New York

Nancy Burson

Nancy Burson has devoted the past two decades to the human face, not so much to learn from it as to learn what it cannot tell us. This midcareer survey, “Seeing and Believing: The Art of Nancy Burson” (co-organized with the Blaffer Gallery, the Art Museum of the University of Houston), includes more than one hundred photographs as well as drawings and interactive computer stations (at which you can see various modified versions of yourself—merged with another face, as a different race or age, or with various physical anomalies). The show opened with a selection of the early-’80s composite photographs for which she is best known. The technique was developed in the late 1870s by Francis Galton, the founder of eugenics, who superimposed multiple portraits of individuals representing what he deemed a “natural kind” (the criminal, for instance) onto a single photographic plate in order to reveal what the “ideal” of that type would look like. Burson’s adaptation of Galton’s method points up the absurdity of seeking to illustrate a “kind” through chosen faces: In Warhead I, 1982, she digitally superimposed images of Reagan, Brezhnev, Thatcher, Mitterand, and Deng, weighting the intensity of each likeness in proportion to the size of each country’s nuclear arsenal. In the two-image work First and Second Beauty Composites, 1982, she layered images of movie starlets to create ideal portraits of beauty that instead look like the disastrous results of Hollywood inbreeding. These composites put a face on contemporary warfare and physical perfection, respectively, but they are primarily ironic projects that lampoon the very notion of idealized types.

In a dramatic shift away from irony, Burson’s recent works are more earnest explorations into the biases and misunderstandings we as a society bear toward those who don’t fit into our normative standards. In the “Special Faces” series, Burson created sumptuous, richly toned portraits of children and adults born with such craniofacial conditions as progenia (accelerated aging) and Apert syndrome (bone malformation). Burson not only treats her subjects with the dignity usually reserved for those whose appearance adheres to our criteria for beauty but also shows them alongside family members and friends, whose expressions of joy and affection are a powerful rebuke to our own initial shock, fear, and fascination.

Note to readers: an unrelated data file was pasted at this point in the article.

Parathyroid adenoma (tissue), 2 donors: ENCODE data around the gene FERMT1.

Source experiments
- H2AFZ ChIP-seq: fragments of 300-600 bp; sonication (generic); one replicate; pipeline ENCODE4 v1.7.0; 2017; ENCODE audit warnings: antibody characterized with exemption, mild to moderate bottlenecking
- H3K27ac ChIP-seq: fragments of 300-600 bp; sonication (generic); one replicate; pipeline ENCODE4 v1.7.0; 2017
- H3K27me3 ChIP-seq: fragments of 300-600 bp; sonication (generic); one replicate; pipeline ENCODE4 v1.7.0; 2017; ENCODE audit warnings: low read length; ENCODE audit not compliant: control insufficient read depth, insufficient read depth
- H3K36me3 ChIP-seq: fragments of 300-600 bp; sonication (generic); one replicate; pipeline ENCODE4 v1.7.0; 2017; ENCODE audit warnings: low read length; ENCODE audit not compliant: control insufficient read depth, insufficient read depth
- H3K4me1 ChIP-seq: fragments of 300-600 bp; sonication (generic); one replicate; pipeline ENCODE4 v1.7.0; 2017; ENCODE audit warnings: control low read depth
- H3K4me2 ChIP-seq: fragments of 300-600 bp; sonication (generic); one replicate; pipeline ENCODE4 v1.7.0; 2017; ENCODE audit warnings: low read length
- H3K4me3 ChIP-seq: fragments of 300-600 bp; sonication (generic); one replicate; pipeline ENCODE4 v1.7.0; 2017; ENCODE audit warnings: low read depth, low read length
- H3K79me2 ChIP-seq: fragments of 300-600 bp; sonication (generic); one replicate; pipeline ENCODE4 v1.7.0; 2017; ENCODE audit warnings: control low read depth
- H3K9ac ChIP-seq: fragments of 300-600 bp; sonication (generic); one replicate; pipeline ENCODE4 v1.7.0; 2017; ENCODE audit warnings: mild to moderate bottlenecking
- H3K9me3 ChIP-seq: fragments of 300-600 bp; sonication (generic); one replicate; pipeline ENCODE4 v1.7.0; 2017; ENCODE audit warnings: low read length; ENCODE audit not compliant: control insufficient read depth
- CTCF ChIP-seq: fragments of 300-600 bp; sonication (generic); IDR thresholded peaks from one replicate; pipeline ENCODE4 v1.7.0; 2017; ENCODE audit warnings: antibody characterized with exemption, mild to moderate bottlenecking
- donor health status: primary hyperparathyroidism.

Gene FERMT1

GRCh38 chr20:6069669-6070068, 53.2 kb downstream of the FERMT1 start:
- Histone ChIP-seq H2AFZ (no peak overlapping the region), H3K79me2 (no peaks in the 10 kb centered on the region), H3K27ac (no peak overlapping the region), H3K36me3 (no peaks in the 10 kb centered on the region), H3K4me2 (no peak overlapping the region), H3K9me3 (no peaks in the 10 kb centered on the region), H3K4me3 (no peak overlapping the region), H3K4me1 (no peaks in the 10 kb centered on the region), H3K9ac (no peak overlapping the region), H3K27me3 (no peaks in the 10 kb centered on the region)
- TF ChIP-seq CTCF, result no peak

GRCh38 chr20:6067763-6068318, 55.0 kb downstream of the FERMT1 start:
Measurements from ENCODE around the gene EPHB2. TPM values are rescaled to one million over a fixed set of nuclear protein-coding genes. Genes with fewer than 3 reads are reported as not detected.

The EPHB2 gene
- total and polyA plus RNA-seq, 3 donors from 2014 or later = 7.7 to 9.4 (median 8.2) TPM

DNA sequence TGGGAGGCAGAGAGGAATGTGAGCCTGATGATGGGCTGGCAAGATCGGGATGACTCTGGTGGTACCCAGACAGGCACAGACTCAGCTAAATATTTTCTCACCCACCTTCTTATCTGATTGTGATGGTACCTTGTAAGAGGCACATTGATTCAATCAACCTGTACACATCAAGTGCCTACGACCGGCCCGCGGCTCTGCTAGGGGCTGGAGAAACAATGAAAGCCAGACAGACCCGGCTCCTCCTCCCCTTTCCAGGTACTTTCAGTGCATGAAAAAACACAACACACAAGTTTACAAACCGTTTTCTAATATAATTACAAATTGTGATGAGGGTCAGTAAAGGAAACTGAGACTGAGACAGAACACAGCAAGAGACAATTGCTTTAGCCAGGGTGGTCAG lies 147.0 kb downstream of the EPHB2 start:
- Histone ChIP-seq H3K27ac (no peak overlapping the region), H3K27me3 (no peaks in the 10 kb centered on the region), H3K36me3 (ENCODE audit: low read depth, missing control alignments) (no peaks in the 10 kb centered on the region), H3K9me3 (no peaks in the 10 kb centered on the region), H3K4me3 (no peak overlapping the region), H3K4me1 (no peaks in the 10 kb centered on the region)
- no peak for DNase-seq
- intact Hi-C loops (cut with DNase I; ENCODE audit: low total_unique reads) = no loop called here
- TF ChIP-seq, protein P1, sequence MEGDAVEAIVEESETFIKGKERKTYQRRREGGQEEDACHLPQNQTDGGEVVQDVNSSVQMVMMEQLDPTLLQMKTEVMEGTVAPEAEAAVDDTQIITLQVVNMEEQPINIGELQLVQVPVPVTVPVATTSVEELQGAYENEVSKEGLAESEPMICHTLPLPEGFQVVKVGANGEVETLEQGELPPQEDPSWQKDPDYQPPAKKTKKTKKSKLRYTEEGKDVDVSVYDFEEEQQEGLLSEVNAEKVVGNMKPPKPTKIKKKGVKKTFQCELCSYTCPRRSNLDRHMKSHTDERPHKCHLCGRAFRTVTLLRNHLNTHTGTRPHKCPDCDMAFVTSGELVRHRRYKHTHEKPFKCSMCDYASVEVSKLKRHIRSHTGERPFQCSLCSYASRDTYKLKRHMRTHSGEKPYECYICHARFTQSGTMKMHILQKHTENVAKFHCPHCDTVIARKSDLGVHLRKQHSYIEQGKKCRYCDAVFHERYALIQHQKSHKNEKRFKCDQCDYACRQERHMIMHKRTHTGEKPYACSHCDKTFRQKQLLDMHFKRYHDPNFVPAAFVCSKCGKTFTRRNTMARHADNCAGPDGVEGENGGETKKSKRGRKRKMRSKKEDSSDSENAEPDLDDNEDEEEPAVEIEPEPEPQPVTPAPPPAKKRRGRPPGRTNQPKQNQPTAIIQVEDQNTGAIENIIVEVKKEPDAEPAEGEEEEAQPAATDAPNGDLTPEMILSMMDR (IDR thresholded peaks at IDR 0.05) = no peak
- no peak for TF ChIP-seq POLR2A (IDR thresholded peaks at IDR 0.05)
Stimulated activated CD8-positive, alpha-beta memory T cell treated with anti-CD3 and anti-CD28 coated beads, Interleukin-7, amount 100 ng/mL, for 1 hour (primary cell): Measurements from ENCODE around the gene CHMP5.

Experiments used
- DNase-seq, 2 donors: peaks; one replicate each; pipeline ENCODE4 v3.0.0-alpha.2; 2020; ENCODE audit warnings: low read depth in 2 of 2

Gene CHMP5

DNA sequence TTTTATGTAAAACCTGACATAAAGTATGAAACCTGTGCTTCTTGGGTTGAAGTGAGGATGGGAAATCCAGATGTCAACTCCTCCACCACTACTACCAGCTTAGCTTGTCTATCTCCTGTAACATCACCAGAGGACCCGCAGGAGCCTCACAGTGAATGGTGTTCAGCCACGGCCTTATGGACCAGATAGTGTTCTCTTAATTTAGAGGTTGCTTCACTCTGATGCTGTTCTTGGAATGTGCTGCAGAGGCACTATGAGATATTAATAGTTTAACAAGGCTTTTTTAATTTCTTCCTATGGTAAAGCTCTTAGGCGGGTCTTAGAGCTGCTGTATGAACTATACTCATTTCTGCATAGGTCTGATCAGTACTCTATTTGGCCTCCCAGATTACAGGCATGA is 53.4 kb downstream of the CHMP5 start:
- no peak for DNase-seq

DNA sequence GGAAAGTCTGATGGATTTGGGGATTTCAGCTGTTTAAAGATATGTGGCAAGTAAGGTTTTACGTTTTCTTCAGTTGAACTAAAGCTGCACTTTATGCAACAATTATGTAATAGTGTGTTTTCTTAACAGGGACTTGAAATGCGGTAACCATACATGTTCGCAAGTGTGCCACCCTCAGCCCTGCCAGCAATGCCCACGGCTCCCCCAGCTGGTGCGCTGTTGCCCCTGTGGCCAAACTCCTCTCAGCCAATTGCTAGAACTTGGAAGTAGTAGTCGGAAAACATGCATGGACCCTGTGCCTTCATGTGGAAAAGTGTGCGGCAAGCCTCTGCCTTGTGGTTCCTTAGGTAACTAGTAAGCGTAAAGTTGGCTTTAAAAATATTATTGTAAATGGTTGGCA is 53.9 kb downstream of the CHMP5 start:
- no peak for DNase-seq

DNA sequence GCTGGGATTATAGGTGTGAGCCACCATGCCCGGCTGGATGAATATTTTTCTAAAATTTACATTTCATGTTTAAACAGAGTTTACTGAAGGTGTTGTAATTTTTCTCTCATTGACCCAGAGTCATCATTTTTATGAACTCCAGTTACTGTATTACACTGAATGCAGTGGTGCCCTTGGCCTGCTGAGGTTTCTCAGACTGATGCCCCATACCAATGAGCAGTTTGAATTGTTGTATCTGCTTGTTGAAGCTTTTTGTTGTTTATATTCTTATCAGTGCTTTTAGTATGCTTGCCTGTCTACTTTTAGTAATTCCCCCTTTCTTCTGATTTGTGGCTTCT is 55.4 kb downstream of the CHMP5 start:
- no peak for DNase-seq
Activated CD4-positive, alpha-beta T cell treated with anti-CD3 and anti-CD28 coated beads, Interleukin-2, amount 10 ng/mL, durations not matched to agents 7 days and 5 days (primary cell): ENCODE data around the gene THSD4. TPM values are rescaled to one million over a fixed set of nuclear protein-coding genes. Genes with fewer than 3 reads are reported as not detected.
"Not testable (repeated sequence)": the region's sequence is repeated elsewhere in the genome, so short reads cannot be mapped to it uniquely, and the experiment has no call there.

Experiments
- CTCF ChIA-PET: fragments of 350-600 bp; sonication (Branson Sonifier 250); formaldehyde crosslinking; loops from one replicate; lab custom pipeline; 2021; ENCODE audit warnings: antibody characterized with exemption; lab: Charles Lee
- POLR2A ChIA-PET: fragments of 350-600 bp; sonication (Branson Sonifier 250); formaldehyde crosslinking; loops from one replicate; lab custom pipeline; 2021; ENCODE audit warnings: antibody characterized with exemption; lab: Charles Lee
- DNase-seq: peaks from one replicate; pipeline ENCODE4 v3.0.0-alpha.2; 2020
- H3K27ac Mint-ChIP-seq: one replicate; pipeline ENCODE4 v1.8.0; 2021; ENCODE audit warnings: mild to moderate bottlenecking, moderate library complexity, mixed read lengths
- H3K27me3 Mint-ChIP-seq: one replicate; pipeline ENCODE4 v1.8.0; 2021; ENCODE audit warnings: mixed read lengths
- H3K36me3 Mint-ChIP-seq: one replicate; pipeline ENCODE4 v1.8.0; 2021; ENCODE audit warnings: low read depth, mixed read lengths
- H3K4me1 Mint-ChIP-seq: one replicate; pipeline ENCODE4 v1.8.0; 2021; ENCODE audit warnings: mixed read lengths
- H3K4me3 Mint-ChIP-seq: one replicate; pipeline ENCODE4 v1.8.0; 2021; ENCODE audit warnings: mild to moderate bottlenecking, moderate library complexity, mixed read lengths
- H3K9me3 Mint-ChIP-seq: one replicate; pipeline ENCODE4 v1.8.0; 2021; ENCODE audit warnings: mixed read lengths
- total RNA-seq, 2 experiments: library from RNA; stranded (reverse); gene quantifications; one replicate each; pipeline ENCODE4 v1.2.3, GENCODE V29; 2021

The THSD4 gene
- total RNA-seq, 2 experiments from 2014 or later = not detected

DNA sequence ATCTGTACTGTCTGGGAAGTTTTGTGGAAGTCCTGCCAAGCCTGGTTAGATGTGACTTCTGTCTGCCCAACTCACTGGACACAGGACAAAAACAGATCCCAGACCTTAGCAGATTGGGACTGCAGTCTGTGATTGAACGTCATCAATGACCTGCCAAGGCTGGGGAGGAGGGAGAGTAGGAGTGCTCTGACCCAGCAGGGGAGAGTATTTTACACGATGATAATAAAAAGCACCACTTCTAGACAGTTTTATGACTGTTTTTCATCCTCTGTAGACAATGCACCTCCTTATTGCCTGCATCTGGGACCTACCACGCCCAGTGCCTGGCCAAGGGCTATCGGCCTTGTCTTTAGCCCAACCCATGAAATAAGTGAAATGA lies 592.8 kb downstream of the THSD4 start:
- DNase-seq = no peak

In her latest, ongoing series, “Healing,” Burson continues her investigation of what lies beyond appearance, focusing on the gestures of faith healers working on patients. In some of these pictures spears of colored light emanate from the healer’s hands or appear near the subject’s body; Burson insists the photographs are not manipulated, that these effects are records of energy fields. Videos also document the sessions (one of these works, Touch Without Touching, 2002, debuted at Southfirst, in Brooklyn, concurrently with this survey). Again we are confronted with our own biases—in this case, those that prioritize science and positivism over faith. In her expansive oeuvre, Burson defies the notion of truth as visible and verifiable. As witnesses, we discover that we can learn plenty about character from a person’s face—that is, plenty about the character of the viewer.

Kirby Gookin